An Overview of Bristol

Whether you live in the city of Bristol or are just visiting for a day or two, you will be impressed by the wide range of things there are to see and do there. Bristol has become one of Britain’s most happening cities, with a lively university atmosphere and revived town center. This city, which one played an important role in the industrial revolution, sits on the Avon River and is a good spcliftonwood_1200x627y-jpg__1140x0_q85_crop-scale_subsampling-2_upscalering board for visiting Bath, the Cotswolds, Western English coast and the lovely rolling downs of Somerset.

The awe-inspiring Clifton suspension bridge exemplifies the engineering spirit of both the city an its designer, the great I.K. Brunel. It is one of the most striking icons in this part of the UK and the visitors center describes the fascinating story of Brunel and the bridge. Also on site is the SS Great Britain – the world’s first great ocean liner.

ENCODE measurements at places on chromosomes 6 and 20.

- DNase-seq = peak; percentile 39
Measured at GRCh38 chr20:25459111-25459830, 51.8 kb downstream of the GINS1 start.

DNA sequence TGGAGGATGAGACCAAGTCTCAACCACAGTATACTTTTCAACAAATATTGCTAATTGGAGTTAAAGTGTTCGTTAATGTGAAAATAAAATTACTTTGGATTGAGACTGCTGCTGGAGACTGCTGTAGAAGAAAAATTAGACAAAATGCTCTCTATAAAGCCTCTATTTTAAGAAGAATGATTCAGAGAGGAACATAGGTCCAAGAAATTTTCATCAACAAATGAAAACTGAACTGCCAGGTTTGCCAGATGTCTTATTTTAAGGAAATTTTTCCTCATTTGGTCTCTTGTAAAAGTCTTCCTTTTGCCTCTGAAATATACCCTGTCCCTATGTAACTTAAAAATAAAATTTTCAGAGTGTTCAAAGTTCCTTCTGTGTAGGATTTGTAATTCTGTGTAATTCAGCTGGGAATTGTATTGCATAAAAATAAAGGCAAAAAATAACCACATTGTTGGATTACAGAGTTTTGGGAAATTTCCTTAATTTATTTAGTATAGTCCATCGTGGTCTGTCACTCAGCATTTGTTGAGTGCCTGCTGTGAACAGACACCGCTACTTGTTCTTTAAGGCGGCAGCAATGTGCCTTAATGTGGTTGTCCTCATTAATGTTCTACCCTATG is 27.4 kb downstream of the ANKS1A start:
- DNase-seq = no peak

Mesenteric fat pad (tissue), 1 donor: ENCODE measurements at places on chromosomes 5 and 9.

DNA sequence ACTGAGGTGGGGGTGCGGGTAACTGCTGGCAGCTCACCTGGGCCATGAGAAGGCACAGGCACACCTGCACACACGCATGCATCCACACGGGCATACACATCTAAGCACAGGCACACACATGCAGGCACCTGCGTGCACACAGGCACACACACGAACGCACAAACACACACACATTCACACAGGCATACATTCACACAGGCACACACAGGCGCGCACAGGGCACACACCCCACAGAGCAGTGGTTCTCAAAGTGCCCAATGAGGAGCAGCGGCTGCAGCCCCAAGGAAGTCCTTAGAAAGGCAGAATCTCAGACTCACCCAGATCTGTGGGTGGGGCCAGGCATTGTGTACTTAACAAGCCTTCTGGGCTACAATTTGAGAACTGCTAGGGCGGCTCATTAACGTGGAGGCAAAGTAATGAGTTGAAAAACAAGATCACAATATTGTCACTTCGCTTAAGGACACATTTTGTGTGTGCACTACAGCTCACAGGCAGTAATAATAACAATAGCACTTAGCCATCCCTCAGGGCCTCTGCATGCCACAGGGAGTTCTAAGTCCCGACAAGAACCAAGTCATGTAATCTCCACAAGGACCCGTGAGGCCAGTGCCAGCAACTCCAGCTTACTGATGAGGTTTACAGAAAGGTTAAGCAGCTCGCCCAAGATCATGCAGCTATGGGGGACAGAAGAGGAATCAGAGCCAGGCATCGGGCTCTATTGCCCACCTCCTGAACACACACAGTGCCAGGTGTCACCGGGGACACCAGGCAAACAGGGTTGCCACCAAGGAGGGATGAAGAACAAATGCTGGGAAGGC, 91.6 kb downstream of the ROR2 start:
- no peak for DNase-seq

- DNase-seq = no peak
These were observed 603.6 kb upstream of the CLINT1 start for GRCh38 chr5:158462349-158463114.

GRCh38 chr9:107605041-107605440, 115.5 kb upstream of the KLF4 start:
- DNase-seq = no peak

Bristol can easily be explored on foot, particularly along the Avon River. Dotted across the city are excellent examples of creative designs from past generations. These include the Bristol Byzantine decoration on the dockside buildings and the sweeping Georgian crescents and squares of Clifton, as well as John Wesley’s New Rooms (the world’s oldest Methodist chapel), the magnificent Bristol Cathedral (dating from 1140) and St Mary Redcliffe Church – one of England’s best examples of medieval architecture.

The city also has an abundance of excellent museums, including the City Museum and Art Gallery, the British Empire and Commonwealth Museum and Bristol Industrial Museum. The excellent At-Bristol exhibition charts the city’s contribution to the industrial revolution and engineering over the past two centuries.

Some lovely nearby attractions include: the peaceful Chew Valley, the quaint seaside town of Portishead and Victorian town of Clevedon, as well as the beautiful city of Bath and the lovely Somerset countryside.